Using woodworking machines for mechanized woodworking is not always possible. For example, when processing a large number of different parts or fitting joints during the assembly of wooden constructions and products, the use of machines is either very difficult and unprofitable, or simply impossible.
In such cases, mechanized processing is usually performed with electrified tools, which are portable mechanisms that can be easily included in the work at any workplace.
Electric tools must be light (their weight usually does not exceed 25 kg) and equipped with low-power motors (usually not more than 1 ket). The productivity of power tools, though considerably inferior to the productivity of machines, but many times greater than the productivity of manual labor.
Thus, power tools fill the gap between the work on the machines and manual work and significantly expand the possibility of mechanization of woodworking.
The following electric tools are used for joinery work: electric saws, electric pliers, electric pliers, electric mills and electric drills or electric drills.
Regardless of their purpose, each electric tool consists of an electric motor, a working part and a control mechanism mounted in a common housing.
The transmission of motion from the motor to the cutting tool is not the same in all power tools. In some power tools, the working part is directly connected to the electric motor and has the same rotational speed.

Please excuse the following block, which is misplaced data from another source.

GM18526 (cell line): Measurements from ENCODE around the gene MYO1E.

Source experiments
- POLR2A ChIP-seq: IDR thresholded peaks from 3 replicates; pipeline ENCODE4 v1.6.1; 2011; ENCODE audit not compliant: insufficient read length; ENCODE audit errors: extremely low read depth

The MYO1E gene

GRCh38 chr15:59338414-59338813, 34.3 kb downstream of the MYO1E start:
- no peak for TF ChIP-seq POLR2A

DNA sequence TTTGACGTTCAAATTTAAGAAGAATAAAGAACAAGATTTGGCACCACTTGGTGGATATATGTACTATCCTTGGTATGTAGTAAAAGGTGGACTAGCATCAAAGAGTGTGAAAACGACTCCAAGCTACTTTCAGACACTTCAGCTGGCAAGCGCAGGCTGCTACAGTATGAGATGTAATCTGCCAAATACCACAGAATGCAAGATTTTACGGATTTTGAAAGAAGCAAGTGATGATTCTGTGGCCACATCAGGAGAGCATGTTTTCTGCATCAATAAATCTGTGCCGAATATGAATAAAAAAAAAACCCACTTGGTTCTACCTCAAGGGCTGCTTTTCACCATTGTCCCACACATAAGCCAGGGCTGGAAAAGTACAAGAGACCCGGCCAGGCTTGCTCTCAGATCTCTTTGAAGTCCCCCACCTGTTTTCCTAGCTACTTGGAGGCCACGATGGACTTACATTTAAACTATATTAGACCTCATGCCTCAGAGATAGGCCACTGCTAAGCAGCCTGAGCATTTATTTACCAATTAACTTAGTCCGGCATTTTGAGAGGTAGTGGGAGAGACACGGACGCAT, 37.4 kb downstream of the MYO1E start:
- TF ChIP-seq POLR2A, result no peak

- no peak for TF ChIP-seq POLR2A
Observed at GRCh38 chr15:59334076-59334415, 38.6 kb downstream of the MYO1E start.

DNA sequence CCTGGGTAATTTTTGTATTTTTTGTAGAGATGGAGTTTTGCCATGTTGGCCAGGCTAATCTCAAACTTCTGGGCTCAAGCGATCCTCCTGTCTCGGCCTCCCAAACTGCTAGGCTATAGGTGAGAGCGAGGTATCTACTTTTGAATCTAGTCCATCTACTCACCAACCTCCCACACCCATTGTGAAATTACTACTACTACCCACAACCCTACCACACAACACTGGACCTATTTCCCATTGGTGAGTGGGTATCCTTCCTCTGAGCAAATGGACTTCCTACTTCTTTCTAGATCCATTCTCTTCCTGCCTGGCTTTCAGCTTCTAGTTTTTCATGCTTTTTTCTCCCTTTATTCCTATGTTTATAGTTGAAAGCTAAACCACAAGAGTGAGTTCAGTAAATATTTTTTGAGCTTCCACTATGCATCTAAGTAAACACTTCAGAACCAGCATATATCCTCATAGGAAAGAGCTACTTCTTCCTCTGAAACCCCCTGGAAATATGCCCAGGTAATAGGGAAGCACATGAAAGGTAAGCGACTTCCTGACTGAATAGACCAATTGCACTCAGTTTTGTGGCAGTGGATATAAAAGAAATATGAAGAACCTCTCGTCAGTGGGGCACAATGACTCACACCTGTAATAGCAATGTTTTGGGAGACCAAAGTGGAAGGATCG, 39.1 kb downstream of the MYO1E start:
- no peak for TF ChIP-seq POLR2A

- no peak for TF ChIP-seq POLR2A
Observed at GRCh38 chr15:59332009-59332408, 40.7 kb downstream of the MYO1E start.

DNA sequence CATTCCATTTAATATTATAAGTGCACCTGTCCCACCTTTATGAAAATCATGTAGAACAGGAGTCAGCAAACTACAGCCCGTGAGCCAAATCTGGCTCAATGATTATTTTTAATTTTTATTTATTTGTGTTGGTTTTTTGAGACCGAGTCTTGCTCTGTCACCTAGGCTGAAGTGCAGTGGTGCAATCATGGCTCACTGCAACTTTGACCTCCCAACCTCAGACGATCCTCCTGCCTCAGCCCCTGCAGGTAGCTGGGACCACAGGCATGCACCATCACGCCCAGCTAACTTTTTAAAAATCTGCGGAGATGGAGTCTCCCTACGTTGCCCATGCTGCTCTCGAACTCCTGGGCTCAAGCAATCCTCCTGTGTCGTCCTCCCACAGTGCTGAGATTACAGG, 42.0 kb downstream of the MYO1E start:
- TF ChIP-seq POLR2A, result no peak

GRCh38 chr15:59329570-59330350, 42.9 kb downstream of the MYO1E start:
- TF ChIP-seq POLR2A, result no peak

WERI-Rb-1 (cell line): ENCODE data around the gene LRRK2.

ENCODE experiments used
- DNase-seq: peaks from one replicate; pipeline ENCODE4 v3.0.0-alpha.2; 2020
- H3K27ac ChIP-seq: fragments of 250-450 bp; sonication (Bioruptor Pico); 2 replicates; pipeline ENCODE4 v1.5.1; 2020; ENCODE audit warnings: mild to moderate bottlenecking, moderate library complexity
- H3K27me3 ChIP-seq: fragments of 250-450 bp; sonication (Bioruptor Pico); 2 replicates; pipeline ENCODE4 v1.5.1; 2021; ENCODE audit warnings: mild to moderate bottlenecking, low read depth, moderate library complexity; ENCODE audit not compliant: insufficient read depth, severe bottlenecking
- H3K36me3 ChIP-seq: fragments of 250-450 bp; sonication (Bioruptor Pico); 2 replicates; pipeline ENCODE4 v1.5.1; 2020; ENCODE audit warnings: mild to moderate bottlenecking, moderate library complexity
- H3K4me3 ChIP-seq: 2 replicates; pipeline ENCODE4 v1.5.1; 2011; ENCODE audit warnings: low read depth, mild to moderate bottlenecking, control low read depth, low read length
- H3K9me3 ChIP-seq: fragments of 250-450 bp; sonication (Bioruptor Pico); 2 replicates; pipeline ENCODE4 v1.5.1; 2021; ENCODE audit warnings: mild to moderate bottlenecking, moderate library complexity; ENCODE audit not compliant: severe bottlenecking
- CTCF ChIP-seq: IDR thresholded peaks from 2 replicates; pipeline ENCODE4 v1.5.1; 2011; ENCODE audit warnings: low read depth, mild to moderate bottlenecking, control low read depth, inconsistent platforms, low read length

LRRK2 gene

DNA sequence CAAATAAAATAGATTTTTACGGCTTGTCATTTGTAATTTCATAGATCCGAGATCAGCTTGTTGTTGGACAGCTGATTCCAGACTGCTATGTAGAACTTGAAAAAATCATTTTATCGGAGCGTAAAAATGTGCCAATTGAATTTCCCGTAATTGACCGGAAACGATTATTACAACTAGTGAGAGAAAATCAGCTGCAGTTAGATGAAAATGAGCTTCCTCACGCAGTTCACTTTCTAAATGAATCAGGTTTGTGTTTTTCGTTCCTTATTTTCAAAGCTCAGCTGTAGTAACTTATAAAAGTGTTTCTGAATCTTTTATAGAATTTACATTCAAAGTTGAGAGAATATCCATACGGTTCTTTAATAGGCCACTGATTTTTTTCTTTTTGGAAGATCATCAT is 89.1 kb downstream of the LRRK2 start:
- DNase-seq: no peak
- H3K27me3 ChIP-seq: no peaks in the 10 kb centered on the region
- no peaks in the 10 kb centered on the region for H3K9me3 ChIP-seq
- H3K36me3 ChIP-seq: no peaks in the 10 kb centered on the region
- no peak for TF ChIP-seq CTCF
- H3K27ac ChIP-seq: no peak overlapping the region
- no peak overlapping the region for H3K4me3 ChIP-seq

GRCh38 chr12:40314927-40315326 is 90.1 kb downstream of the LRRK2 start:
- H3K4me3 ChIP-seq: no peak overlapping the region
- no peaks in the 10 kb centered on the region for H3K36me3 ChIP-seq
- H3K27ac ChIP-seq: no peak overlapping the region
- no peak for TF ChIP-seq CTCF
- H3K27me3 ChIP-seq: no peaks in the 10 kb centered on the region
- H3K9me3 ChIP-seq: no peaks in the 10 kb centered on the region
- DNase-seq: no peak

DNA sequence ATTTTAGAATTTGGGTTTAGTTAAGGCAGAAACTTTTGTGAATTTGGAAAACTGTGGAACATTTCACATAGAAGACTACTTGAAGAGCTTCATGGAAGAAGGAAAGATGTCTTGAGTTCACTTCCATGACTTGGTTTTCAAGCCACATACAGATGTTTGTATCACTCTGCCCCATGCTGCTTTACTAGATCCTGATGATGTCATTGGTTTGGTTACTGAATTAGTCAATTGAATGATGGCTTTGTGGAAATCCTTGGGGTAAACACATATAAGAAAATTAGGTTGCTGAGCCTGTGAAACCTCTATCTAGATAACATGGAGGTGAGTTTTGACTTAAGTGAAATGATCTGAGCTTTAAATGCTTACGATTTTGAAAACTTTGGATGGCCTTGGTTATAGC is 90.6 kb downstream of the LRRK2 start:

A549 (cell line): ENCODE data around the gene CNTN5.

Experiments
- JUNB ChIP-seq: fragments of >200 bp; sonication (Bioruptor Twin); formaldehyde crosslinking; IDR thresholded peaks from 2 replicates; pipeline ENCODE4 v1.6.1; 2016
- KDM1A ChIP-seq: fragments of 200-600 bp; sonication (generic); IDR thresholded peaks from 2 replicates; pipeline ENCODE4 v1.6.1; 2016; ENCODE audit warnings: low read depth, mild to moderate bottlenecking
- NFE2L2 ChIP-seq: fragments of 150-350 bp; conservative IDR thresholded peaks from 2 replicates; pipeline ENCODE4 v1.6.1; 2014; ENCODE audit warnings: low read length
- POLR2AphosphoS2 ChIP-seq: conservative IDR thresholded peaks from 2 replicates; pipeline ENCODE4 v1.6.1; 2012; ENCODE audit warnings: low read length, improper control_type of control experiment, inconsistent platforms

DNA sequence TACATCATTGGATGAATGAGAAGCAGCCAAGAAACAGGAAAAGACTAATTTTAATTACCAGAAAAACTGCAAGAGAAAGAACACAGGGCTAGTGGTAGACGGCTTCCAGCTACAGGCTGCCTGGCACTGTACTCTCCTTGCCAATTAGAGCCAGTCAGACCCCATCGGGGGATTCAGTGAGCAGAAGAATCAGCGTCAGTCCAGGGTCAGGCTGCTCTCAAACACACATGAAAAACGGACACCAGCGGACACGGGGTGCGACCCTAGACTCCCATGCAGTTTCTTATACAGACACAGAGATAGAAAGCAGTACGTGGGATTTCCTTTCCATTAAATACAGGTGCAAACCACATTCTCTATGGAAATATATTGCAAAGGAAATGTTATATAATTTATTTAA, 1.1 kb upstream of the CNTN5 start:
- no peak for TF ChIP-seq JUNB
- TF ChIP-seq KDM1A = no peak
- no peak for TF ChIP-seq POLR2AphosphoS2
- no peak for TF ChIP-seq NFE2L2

In other cases, the transmission of the rotation from the electric motor to the working part is made by means of a special transmission mechanism consisting of a system of gears; this transmission mechanism is called a gearbox.
Due to their low power, the motors of power tools cannot withstand continuous continuous operation, which causes them to become very hot, and they may burn out. For this reason, power tools must be operated at intervals necessary for cooling down; usually, these intervals are about half of the total working time.
Duration of continuous work and the moment when it is necessary to make a break, it is difficult to specify in advance, as it depends on a number of circumstances.
So, for example, hardness of wood, its increased humidity and increased knottiness, bluntness of the cutter, excessively increased pressure on the tool, etc. increase the load of the electric motor, which accelerates its heating and causes the need for more frequent stops for cooling.
Practically switch off the power tool when it becomes difficult to hold it with bare hands (without gloves), which corresponds to a body temperature of about 60-70°.